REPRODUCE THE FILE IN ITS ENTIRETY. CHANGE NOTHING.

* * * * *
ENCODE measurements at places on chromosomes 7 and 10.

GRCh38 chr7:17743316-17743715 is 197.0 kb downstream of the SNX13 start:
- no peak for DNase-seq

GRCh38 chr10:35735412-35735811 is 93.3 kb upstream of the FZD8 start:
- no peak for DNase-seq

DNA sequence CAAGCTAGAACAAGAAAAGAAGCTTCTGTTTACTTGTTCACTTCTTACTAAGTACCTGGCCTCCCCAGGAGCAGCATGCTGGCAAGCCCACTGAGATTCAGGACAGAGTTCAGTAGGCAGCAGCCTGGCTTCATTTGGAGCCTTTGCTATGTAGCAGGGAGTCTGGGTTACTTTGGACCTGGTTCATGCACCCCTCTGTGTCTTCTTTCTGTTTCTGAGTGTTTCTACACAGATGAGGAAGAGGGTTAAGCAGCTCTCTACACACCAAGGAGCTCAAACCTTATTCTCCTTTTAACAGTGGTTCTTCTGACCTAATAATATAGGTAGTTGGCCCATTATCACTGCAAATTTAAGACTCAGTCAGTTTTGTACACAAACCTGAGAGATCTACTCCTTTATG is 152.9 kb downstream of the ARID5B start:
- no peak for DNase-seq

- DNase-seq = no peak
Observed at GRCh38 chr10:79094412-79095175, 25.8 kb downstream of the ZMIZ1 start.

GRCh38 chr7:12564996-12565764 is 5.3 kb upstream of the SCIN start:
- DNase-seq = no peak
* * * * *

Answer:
ENCODE measurements at places on chromosomes 7 and 10.

GRCh38 chr7:17743316-17743715 is 197.0 kb downstream of the SNX13 start:
- no peak for DNase-seq

GRCh38 chr10:35735412-35735811 is 93.3 kb upstream of the FZD8 start:
- no peak for DNase-seq

DNA sequence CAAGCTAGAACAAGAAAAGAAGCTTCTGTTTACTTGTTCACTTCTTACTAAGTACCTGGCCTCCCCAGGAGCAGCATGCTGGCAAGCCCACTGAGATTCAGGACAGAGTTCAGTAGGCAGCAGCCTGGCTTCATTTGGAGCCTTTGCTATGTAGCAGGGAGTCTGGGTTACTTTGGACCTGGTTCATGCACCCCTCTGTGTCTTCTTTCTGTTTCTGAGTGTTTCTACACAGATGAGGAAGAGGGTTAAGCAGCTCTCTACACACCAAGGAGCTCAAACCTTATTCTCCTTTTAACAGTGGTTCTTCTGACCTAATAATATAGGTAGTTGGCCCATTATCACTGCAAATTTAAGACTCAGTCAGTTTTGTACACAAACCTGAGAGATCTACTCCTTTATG is 152.9 kb downstream of the ARID5B start:
- no peak for DNase-seq

- DNase-seq = no peak
Observed at GRCh38 chr10:79094412-79095175, 25.8 kb downstream of the ZMIZ1 start.

GRCh38 chr7:12564996-12565764 is 5.3 kb upstream of the SCIN start:
- DNase-seq = no peak